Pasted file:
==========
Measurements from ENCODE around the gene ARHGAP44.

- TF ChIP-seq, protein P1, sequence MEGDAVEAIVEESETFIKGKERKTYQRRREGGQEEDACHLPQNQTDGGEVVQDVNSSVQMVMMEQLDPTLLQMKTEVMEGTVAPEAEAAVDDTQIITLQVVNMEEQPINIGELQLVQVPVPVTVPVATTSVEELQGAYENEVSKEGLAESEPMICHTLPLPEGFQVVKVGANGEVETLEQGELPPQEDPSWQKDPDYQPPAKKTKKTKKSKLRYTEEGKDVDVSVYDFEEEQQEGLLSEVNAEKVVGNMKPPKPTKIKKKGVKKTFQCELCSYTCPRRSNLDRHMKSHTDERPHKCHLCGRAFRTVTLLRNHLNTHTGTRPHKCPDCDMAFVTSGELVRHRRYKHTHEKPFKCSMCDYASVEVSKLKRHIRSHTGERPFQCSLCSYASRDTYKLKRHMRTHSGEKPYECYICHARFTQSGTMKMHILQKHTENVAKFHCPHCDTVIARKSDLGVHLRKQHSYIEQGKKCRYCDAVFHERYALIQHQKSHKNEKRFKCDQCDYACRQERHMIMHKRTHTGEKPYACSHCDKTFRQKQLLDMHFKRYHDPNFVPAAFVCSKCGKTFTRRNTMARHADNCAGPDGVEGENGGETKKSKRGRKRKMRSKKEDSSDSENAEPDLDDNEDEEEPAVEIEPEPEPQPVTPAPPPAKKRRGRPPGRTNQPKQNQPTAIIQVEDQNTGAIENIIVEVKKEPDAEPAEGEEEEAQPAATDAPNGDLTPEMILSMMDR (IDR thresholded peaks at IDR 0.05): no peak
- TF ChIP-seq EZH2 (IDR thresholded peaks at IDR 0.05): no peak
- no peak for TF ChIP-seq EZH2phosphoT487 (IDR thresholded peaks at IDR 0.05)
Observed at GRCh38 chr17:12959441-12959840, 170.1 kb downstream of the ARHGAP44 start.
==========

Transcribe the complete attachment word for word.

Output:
Measurements from ENCODE around the gene ARHGAP44.

- TF ChIP-seq, protein P1, sequence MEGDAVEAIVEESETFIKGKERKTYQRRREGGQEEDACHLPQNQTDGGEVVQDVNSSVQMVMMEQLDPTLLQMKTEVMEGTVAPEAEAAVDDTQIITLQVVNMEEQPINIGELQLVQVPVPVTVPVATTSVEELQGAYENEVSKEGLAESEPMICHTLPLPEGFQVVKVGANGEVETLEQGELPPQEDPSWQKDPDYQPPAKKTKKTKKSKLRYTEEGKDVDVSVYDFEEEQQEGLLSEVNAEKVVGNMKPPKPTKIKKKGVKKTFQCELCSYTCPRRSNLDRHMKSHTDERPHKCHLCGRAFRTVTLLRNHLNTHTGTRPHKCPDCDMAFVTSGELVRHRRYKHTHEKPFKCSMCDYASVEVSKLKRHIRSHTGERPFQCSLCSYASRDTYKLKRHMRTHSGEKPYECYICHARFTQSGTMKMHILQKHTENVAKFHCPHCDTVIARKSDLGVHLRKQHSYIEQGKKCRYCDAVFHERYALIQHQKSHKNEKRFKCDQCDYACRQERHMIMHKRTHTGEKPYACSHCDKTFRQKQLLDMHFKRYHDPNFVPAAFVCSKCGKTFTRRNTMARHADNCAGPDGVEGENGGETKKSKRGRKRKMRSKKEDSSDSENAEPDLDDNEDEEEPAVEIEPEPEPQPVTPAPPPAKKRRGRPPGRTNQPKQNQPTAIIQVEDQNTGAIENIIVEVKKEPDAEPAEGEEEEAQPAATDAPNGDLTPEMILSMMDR (IDR thresholded peaks at IDR 0.05): no peak
- TF ChIP-seq EZH2 (IDR thresholded peaks at IDR 0.05): no peak
- no peak for TF ChIP-seq EZH2phosphoT487 (IDR thresholded peaks at IDR 0.05)
Observed at GRCh38 chr17:12959441-12959840, 170.1 kb downstream of the ARHGAP44 start.